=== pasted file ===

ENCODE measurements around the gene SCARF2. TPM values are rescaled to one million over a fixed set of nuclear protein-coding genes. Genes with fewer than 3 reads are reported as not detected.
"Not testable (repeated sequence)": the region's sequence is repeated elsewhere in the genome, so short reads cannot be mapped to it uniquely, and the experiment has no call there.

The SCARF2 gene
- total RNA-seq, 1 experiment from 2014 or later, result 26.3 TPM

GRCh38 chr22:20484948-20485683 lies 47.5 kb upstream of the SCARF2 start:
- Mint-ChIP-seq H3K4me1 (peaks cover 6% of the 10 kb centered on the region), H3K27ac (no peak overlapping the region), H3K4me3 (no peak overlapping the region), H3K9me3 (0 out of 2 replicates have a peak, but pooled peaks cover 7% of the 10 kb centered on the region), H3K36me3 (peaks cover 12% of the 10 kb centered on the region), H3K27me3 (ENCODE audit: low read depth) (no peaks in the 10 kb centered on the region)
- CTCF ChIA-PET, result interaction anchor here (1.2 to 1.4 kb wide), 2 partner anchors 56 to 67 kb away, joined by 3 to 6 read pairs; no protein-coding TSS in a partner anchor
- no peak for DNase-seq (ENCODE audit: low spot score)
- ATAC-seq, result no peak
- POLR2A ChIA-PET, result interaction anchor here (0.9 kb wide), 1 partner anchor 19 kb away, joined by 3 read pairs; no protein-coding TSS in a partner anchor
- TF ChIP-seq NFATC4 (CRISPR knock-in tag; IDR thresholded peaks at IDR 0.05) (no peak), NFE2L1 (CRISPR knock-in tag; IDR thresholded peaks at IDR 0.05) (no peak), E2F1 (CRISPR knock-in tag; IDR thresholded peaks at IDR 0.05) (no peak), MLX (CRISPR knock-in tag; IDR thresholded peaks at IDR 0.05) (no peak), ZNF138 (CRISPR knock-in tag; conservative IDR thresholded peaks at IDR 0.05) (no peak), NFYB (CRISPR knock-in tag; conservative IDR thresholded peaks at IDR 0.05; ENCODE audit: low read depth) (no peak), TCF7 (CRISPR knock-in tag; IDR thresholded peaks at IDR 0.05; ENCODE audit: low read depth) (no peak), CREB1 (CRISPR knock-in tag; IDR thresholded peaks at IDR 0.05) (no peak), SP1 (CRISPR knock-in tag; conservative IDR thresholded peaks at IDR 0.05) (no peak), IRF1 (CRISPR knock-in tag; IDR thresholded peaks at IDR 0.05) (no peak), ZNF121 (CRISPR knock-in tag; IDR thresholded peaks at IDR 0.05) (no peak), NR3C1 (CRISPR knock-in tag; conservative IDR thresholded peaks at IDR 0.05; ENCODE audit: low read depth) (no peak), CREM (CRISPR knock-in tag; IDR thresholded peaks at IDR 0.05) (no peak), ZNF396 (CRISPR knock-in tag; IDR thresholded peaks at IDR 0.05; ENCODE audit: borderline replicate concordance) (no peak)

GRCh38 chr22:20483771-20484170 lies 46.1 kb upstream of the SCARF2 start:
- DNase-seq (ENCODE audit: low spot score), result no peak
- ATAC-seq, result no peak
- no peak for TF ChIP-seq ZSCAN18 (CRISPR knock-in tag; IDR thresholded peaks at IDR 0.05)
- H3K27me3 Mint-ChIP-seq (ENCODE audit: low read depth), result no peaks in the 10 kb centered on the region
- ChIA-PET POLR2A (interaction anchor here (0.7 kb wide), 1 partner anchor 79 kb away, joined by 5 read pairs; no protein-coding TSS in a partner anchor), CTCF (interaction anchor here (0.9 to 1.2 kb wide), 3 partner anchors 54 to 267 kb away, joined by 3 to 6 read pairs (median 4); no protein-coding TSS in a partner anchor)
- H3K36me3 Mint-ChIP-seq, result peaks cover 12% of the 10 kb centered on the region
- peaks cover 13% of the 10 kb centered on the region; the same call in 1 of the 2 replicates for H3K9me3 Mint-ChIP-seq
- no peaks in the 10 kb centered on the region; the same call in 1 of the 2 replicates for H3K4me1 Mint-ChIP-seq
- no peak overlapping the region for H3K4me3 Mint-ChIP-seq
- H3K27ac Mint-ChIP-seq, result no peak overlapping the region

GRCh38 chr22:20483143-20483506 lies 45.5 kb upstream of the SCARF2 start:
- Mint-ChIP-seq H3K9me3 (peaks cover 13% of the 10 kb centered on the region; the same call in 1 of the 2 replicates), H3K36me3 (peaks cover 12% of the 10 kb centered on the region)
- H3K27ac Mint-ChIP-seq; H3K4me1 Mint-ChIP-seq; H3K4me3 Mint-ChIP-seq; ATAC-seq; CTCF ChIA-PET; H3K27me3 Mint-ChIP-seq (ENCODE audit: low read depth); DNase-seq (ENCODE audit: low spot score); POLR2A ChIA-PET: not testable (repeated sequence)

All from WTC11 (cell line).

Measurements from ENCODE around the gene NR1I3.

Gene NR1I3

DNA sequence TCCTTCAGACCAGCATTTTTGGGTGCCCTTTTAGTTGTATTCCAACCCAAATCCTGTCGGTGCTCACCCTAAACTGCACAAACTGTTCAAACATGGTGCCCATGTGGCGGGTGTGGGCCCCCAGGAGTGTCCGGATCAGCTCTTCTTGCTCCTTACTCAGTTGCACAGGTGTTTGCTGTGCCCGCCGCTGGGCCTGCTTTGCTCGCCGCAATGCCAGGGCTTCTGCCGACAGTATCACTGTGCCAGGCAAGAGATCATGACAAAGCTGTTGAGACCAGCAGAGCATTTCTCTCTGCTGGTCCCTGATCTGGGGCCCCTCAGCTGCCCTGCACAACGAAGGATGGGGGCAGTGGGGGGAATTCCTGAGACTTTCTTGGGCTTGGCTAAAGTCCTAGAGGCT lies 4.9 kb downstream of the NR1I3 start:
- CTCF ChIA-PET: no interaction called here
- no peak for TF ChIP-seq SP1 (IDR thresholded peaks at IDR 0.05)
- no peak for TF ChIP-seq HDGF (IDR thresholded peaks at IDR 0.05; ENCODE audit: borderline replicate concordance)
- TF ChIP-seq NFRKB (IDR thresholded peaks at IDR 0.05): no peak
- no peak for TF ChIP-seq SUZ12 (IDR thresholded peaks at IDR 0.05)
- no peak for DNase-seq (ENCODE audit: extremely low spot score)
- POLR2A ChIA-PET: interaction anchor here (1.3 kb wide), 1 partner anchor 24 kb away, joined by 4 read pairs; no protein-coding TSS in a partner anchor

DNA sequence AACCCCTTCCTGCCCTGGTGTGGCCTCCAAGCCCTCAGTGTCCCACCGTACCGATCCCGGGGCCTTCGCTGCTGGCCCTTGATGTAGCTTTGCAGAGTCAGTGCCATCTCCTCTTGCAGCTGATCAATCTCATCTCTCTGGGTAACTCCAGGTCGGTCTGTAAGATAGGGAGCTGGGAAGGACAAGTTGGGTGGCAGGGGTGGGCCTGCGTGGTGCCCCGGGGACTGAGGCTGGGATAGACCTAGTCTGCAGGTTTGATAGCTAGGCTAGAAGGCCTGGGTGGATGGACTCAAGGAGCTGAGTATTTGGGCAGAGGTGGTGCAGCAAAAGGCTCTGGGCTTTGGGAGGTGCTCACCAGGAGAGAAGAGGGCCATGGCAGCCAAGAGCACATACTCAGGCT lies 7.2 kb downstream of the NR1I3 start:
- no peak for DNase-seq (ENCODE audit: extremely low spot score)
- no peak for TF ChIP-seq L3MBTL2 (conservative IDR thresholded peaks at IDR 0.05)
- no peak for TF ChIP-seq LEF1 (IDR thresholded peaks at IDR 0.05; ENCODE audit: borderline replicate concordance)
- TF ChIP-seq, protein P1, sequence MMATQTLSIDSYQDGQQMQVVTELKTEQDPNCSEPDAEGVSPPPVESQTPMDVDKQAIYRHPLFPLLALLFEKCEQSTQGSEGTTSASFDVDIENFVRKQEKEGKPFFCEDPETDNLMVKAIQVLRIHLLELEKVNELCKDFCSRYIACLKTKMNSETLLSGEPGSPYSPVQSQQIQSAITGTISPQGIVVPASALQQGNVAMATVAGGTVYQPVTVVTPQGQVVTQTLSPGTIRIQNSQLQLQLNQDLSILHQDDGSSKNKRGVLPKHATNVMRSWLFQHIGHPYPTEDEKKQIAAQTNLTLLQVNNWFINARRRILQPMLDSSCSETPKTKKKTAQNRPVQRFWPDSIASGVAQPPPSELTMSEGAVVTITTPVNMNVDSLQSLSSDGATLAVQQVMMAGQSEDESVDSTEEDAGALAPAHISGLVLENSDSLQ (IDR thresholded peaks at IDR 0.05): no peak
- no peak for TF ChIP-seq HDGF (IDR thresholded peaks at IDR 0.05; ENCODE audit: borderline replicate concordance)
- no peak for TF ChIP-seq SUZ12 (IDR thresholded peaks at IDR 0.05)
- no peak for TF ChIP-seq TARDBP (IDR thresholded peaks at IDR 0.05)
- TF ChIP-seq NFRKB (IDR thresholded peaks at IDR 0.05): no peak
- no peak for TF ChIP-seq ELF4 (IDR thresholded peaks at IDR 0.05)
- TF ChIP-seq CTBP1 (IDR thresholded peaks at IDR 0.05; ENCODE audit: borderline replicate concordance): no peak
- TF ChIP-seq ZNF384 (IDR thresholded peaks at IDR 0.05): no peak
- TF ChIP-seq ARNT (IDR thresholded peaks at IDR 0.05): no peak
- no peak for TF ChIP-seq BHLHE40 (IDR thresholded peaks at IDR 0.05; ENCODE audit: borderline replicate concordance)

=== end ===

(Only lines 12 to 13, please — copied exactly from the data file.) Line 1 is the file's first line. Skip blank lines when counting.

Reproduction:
GRCh38 chr22:20483771-20484170 lies 46.1 kb upstream of the SCARF2 start:
- DNase-seq (ENCODE audit: low spot score), result no peak